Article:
The precipitate material is dried by means that would be appreciated by one skilled in the art, preferably by spray drying or filtering. Once the precipitate is dried, the PVDF-based powder coating composition is generally formed. Optionally, however, the dried precipitate may be ground to form the powder coating composition.
The powder coating compositions comprising PVDF and the pigment dispersed in the acrylic polymer binder can be applied to a substrate by any suitable means for achieving an even distribution of the particles. In particular, the powder can be applied by electrostatic spray application apparatus, whereby charged particles are sprayed on oppositely charged substrates. Other useful application techniques include, but are not limited to, cloud chambers, fluidized beds and the like. Such techniques will be understood by one skilled in the art and need not be described further.
After the coating is applied to the substrate, the coated substrate is then heated to a temperature between about 200° C. and about 280° C. to cure the coating by forming a continuous film. During the film forming process the PVDF and acrylic polymer become miscible and fuse in the form of the film. Because the pigment is well dispersed in the acrylic polymer binder, the pigment is generally evenly and uniformly distributed over the substrate. The acrylic polymer thus functions as a dispersion aid and no dispersion aid dedicated to disperse the polymer, such as surfactant, is necessary for the pigmented PVDF-based powder coatings of the invention.
500 grams of methy ethyl ketone solvent were placed into a one liter glass reactor equipped with a mechanical stirrer, a thermometer, a condenser and a dropping funnel. After heating the solvent to 75° C., 15 grams of benzoyl peroxide was added to the reactor. A mixture of uninhibited monomers comprising 284.7 grams of methyl methacrylate and 15.3 grams of methacrylic acid was slowly added to the reactor in increments of about 10 millimeters every 3 minutes, for a total of 90 minutes. The reaction between the methyl methacrylate and methacrylic acid was allowed to proceed an additional 90 minutes at 75° C. under agitation to obtain water reducible form of PMMA. The solution was permitted to cool to room temperature.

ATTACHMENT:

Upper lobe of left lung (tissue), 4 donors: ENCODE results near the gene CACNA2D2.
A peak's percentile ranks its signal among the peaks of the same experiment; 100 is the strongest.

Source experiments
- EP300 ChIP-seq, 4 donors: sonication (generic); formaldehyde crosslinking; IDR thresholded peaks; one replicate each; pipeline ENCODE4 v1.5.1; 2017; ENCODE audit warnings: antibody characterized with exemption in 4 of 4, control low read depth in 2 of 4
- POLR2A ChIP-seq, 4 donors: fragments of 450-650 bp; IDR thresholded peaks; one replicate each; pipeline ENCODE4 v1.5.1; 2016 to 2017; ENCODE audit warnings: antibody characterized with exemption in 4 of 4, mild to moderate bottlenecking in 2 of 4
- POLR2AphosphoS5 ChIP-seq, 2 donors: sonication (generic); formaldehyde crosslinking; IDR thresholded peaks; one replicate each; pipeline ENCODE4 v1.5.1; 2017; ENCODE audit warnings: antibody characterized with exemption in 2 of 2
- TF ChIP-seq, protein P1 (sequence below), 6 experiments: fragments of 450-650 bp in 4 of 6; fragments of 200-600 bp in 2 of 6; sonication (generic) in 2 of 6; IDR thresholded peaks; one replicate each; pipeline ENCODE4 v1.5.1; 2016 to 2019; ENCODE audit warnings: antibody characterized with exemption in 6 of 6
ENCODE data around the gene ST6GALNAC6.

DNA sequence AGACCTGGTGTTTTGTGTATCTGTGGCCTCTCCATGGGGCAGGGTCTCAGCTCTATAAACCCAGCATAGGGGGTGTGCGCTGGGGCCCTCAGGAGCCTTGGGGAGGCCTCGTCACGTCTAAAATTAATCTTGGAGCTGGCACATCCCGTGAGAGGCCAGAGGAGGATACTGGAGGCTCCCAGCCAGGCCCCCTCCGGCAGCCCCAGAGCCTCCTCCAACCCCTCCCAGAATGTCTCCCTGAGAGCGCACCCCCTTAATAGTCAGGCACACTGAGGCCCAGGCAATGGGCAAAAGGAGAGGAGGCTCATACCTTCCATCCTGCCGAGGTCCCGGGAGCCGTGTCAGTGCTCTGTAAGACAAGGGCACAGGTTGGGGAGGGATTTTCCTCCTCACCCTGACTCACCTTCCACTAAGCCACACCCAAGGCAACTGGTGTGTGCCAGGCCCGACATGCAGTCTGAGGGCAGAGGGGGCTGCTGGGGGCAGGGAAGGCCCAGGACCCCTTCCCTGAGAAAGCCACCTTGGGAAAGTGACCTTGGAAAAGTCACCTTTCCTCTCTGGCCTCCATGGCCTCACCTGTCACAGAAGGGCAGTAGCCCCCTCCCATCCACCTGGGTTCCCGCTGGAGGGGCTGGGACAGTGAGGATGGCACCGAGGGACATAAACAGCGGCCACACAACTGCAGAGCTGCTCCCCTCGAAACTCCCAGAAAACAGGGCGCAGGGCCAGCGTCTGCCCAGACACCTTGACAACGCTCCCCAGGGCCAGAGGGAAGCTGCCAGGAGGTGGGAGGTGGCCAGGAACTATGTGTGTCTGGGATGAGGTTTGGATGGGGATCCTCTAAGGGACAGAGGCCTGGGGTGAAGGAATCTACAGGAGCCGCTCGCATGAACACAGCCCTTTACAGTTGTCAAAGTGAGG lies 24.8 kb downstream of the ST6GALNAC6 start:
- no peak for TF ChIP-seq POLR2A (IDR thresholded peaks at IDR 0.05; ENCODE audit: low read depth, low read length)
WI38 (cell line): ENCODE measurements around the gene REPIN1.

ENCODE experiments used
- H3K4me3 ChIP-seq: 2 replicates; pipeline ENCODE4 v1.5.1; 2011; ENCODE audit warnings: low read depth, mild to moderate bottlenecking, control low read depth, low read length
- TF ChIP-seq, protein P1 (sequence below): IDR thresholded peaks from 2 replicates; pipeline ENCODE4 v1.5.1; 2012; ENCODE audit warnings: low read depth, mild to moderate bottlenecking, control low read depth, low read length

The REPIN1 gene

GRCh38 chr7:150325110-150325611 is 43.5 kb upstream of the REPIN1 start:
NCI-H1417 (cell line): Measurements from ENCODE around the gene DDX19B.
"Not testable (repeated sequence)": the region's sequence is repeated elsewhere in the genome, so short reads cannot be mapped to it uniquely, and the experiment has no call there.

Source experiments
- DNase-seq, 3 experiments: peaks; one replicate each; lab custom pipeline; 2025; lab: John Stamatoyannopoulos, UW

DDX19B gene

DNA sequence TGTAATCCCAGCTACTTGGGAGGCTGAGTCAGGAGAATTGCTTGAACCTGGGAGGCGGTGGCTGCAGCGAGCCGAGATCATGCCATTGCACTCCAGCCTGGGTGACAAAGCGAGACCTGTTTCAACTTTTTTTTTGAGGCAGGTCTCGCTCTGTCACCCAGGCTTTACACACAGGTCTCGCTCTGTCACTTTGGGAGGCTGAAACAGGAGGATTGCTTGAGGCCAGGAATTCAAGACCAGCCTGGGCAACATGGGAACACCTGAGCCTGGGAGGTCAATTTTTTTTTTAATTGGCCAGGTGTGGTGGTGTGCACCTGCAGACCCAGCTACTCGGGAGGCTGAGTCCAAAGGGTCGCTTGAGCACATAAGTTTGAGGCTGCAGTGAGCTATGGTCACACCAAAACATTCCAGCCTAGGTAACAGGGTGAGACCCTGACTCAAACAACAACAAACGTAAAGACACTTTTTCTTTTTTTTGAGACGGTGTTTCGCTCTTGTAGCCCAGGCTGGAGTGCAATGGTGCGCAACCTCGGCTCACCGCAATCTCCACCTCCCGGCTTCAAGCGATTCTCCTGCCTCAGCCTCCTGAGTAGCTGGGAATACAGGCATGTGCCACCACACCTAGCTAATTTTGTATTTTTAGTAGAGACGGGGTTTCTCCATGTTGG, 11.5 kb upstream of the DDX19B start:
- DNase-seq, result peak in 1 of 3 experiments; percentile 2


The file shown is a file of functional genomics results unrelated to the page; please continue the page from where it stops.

150 grams of the water reducible PMMA was added to a 16 ounce glass jar. The water reducible PMMA was partially neutralized with 5.9 grams of 5M ammonium hydroxide under agitation using a stirrer. After mixing, 109 grams of deionized water was added slowly to the glass jar under agitation. After obtaining a homogeneous solution of PMMA and deionized water, 52.5 grams of titanium dioxide (U.S.P. grade from Whittaker, Clark & Daniels) and 300 grams of soda-lime silicate glass beads having a diameter of about 3.0 millimeters from Quakenbush Company, Crystal Lake, Ill., U.S.A., were placed into the glass jar and the jar was sealed. The contents of the glass jar were then mixed by vigorous shaking by a mechanical shaker for 2 hours. The beads were removed by filtration to obtain an acrylic polymer phase comprising water reducible PMMA and titanium dioxide pigment in the form of a dispersion.
107 grams of the acrylic polymer phase was blended with a PVDF latex (HYLAR MP3 PVDF from Ausimont) containing 24.95 weight percent of the polymer under a slow agitation. 3.3 grams of concentrated nitric acid was added to the blend of PVDF and the water reducible acrylic polymer phase under slow agitation to coagulate the blend and the resulting precipitate was filtered and dried to form a powder. The powder was sprayed electrostatically onto a chromated aluminum substrate with a polarity about 30 to 40 KV and baked at 260° C. for 15 minutes. A film with 3 to 5 mil of thickness was formed. The film was observed to have even and full color.